I am not sure I could count the number of times I have restored a backup from production to a test or dev server. It has happened enough times I finally wrote a system so the developers could do it themselves. This series of articles will review this system in detail. In this article (Part 1), I will give an overview of the design and the technology used to implement this system. In Part 2 I will go in depth on the setup of the database side. Finally, in Part 3 I will describe in detail the web portion of the refresh system. My hope is that you will find some or all of what I have done helpful in your own final solution to automate production refreshes on your test systems.
I have found throughout my career that there is often a need to restore a production backup to a test server. This process can be time consuming, when there are other things you probably should be focusing your attention on. I started thinking about building a system that would allow developers to restore databases themselves without having to actually give them security rights to do so. One of the things I needed to consider is that multiple developers could be using the same database in test, so there needed to be some way to alert all the developers that a refresh was about to happen.
The solution I came up with would use a web site front end (internal IIS server) to allow developers to select which database they wanted to refresh. At my current company we have 40+ manufacturing plants. Each plant has its own test server. The plants have multiple databases that support different systems. So the user would select which location (plant) they want to do a refresh for and then they would see a list of database that could be refreshed in a grid. Then they could update a row in the grid and that database would be marked for restore in test.
As soon as the user marks a database as needing a refresh an email is sent out to the entire developer group letting them know such and such database will be refreshed in 30 minutes. This gives other developers the opportunity to finish whatever they might be doing, or in some cases stop the refresh from happening if they are in the middle of something and need more time to finish.
There is database, called DBCopy, that exists on each of the test database servers. Its only purpose is to help in the process of restoring databases. It has a single table that contains all the information necessary to restore a database to test. This table contains the data that is displayed in the grid when a plant is selected from the drop down on the web site. The table has a needprocess column that is set to 1 when the user marks the database and needing a refresh via the website. It also contains a processtime column. That column is auto updated to 30 minutes in the future when the row is updated.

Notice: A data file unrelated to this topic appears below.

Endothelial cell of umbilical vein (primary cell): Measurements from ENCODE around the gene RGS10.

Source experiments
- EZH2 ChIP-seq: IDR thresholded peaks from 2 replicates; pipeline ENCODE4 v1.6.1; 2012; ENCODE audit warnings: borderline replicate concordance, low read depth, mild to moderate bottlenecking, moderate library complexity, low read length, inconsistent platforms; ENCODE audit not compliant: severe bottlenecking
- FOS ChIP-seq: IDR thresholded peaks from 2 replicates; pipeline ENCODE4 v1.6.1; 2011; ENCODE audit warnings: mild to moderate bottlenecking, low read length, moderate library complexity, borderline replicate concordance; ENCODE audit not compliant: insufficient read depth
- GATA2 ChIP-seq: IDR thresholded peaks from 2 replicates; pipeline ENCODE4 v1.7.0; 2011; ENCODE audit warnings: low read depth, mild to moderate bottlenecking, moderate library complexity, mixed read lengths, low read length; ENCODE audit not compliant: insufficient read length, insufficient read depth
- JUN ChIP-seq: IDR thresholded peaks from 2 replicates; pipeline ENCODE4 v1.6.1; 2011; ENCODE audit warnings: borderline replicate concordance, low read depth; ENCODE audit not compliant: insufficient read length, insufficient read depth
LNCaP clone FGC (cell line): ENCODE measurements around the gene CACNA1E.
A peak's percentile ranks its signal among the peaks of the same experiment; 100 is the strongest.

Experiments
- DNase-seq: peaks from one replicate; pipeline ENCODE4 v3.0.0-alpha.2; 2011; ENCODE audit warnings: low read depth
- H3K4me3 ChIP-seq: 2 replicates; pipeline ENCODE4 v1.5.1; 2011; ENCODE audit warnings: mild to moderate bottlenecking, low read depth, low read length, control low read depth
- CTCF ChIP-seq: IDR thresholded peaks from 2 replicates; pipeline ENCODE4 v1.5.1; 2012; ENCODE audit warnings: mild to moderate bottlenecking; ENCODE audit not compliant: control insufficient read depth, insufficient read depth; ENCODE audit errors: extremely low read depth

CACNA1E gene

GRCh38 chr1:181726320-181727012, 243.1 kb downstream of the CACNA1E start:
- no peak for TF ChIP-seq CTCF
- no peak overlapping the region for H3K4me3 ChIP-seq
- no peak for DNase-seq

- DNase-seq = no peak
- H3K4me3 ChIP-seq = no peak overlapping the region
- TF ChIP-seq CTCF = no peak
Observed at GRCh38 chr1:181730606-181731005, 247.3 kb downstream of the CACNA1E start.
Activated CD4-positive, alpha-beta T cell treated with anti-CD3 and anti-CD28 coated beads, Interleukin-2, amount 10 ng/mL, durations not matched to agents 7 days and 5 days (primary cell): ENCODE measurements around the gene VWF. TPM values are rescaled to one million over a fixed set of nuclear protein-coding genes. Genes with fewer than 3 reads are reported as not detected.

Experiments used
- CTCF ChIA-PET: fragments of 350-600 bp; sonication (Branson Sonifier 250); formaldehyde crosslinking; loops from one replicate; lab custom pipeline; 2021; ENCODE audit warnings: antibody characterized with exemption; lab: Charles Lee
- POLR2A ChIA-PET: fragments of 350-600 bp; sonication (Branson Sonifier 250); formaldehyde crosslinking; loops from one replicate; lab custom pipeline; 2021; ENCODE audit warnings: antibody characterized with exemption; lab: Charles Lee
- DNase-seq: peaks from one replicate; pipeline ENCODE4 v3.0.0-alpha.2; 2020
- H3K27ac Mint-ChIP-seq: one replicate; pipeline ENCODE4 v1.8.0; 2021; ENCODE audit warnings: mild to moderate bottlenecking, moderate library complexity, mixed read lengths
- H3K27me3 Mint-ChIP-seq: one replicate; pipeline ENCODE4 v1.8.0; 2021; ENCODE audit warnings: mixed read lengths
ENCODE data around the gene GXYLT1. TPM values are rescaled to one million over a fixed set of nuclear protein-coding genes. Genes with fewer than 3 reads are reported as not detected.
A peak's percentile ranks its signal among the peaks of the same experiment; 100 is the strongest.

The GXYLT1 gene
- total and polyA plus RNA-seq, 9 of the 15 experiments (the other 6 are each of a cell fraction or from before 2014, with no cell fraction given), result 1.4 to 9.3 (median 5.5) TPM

There is a SQL Agent job that runs once a minute and checks the table for rows that have needprocess set to 1 and has a processtime that is in the past. When a record is found, the restore database procedure is called. Once the database is successfully restored an email is sent out to the developer email group. If the backup fails for some reason and email is sent to a DBA to investigate.
There are some things to note about this system. First, it is entirely based off of backups existing on a file share. The process does not initiate a backup. Since it is assumed this is running on a test server, some liberties are taken. One example is database mail is turned on. Another is extended stored procedures are turned on so the restore procedure can query the backup folder and get the latest backup. These are things that you may not want to have turned on in a production environment because of security concerns.
In this case since it is assumed a test server is being used, there is less risk with having these options enabled. Also, in my situation, all the data is manufacturing related so we don’t have any need to alter data to protect the innocent. This also means things like Always Encrypted is not being used. I believe these issues can be overcome with this solution, but extra steps would be needed to properly deal with them.
Stay tuned for Part 2 of this series as I will go into detail of the design and implementation of the DBCopy database and sql job that runs the refresh system.